YVR operations ripple across the province

Steve Michoulas with the Vancouver Airport Authority addresses chamber members to tout relationships, economic benefits of YVR operations.

Steve Michoulas

Steve Michoulas

Though Vancouver is a day’s drive away from Cranbrook, that distance turns into a stones throw when you factor in the Canadian Rockies International Airport.

With that in mind, a representative from the Vancouver Airport Authority delivered a keynote address to members of the Cranbrook Chamber of Commerce to tout the importance of relationships between YVR and airports around the rest of the province.

“YVR and Cranbrook have a lot in common if you think about it,” said Steve Michoulas, director of legal services for the Vancouver Airport Authority. “We’re both important hubs. As hub for mining, forestry, agriculture, manufacturing and transportation with the newly expanded international airport, Cranbrook’s location is at the epicentre of economic opportunities, connecting the various regions and economies of B.C.

“Like Cranbrook, YVR is a gateway hub in it’s own way…While we both have the advantage of lucky geography, we recognize that it is critical to find other opportunities for growth and development.”

In terms of passenger traffic at YVR facilities, it was a record year in 2014, which saw 19 million passengers, an increase of one million from the year before. On average, on a busy August day, that means 70,000 people with 90,000 bags.

“As we climb to the top of our size category and surpass our 20 million passenger mark, we’re going to have to keep up this level of achievement,” Michoulas said, “because YVR will not only be competing bigger airports…but will also be competing for passengers, market share, growths and jobs all of which will also help the businesses and people in Cranbrook.”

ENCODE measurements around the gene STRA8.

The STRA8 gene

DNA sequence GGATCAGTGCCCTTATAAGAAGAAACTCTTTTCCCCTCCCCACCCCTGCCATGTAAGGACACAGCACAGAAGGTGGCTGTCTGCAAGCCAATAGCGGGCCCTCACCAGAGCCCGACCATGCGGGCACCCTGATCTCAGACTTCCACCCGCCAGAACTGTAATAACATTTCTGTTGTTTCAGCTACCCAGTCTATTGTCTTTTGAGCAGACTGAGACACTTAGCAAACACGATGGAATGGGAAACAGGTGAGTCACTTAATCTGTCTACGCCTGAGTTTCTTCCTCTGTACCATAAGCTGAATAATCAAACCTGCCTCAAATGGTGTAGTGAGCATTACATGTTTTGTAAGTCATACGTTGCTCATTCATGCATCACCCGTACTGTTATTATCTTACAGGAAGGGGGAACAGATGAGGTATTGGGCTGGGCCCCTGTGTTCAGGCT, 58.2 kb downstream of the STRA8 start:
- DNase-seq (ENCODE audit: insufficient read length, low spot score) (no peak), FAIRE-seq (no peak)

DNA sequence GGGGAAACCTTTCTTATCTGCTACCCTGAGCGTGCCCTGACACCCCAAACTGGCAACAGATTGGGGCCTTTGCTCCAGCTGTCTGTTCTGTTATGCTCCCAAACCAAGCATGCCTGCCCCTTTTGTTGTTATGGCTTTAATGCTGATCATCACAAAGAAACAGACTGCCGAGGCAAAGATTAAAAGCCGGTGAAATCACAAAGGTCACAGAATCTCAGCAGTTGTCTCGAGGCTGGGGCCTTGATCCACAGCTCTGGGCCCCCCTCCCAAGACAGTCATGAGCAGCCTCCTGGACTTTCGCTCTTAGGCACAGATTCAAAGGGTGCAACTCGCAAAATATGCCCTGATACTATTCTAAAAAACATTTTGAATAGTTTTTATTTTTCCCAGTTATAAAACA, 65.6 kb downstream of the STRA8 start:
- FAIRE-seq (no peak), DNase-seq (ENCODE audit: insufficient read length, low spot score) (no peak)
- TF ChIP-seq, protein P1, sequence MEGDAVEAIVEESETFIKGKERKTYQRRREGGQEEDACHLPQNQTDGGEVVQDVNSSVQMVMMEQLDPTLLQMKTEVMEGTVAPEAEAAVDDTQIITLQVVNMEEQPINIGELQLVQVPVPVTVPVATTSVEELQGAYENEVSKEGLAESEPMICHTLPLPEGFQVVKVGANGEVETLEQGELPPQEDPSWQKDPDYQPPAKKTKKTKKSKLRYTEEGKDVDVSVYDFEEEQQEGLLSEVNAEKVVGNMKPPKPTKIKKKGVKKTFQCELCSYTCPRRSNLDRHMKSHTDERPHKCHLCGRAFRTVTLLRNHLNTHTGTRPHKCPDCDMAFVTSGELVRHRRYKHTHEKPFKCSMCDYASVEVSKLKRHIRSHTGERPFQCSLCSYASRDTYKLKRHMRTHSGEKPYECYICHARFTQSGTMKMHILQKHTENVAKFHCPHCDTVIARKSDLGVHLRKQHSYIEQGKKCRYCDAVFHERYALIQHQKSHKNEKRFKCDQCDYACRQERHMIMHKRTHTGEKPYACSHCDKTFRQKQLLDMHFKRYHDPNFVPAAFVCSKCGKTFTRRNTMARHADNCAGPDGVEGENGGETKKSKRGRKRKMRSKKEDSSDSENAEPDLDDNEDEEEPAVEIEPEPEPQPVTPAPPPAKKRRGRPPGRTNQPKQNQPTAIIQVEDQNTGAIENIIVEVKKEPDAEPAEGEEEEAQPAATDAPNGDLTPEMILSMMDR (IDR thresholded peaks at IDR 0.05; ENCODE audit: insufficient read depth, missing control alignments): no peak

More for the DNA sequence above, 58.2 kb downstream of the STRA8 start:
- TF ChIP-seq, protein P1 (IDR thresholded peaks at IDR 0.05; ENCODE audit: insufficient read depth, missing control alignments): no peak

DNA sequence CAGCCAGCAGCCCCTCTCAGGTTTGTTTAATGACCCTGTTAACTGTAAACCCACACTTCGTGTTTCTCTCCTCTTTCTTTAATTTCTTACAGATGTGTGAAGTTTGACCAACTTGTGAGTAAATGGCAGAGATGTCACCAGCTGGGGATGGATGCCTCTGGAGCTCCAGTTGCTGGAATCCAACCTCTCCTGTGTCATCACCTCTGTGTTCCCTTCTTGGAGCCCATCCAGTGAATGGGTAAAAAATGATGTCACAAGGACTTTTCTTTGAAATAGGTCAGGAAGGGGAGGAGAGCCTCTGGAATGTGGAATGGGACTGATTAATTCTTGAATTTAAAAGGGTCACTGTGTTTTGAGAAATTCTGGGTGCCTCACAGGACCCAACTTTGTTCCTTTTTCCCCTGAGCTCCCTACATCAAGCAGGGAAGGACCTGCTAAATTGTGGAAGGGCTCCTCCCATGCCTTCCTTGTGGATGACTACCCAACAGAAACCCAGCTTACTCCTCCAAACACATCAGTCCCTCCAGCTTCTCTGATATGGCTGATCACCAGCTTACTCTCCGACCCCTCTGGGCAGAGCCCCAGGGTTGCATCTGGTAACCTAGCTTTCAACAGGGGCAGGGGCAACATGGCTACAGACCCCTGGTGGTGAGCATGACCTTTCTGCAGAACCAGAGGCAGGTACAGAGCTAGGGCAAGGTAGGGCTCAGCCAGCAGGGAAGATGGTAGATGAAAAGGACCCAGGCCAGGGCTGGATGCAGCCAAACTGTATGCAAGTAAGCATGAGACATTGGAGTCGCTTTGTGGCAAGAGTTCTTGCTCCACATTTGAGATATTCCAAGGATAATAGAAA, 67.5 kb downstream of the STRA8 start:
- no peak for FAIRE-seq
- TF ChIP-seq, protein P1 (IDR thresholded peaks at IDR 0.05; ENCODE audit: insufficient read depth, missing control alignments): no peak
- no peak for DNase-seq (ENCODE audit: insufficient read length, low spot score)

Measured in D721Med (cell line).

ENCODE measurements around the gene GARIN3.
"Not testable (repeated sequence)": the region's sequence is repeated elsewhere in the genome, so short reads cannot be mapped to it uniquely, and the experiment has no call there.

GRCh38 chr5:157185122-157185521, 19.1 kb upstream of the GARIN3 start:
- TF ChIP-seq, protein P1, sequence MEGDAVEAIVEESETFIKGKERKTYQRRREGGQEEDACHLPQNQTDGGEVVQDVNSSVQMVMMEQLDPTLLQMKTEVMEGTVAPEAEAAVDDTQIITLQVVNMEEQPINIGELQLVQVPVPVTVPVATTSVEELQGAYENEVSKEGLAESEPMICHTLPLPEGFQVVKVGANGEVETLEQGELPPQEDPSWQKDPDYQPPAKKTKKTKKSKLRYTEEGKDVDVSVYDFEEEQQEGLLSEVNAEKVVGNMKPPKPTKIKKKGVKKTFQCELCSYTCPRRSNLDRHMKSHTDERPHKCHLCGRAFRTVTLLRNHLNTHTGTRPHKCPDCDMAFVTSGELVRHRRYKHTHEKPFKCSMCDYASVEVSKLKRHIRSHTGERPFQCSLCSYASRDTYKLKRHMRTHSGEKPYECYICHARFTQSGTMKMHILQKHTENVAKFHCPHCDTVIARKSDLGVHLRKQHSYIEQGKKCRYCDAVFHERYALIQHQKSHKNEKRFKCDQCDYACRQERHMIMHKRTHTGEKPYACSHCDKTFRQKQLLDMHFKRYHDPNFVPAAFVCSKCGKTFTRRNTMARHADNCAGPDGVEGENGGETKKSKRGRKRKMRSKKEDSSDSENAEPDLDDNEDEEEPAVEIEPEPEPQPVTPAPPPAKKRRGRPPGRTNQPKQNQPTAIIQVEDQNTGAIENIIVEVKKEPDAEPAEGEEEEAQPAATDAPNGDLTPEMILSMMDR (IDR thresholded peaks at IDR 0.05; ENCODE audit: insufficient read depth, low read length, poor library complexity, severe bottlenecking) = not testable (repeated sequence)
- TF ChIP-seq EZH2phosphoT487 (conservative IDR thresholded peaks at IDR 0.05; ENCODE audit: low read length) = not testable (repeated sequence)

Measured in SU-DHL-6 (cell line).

Michoulas used the agriculture industry in the Okanagan as a powerful example of how YVR helps in generating economic activity outside Vancouver.

“The airport plays a key role in the supply chain that connects B.C. fruit to global markets,” Michoulas said. “In fact, the B.C. cherry leaves the tree first thing in the morning and arrives on a table in Hong Kong the next day.

“From tree to table in 24 hours.”

That economic activity generated $10 million last year, and is expected to double this year, he added.

“And what about Cranbrook? What opportunities exist here that can follow a similar path?” asked Michoulas.

Before taking the podium, local representatives from the Canadian Rockies International Airport gave a quick update on their own operations.

Krystal Porter, the financial administrator for YXC, noted that passengers totalled just shy of 129,000—which is an increase of 10 per cent over 2013—and are trending upward.

Jamie Roche, Superintendent of Operations noted that because of the increase in passenger traffic, there are plans in the works to expand the parking lot, which tends to overflow into a field adjacent to the facility.

Just like YVR operations, Roche noted that the airport receives no federal funding or subsidies from local municipal governments.

“One thing that people often don’t realize when I talk to them is that the City of Cranbrook is able to have that current capacity at the airport without the use of any municipal tax dollars,” Roche said. “All the expenses associated with the airport, which there are a lot of, are offset and covered by revenues brought in by our operations.

“The taxpayer in Cranbrook has this perfect asset for no cost on an annual basis with the added benefit that the asset is a significant economic generator.”

Roche reported that there are roughly 80 people who work at the airport and are employed by 13 separate businesses.

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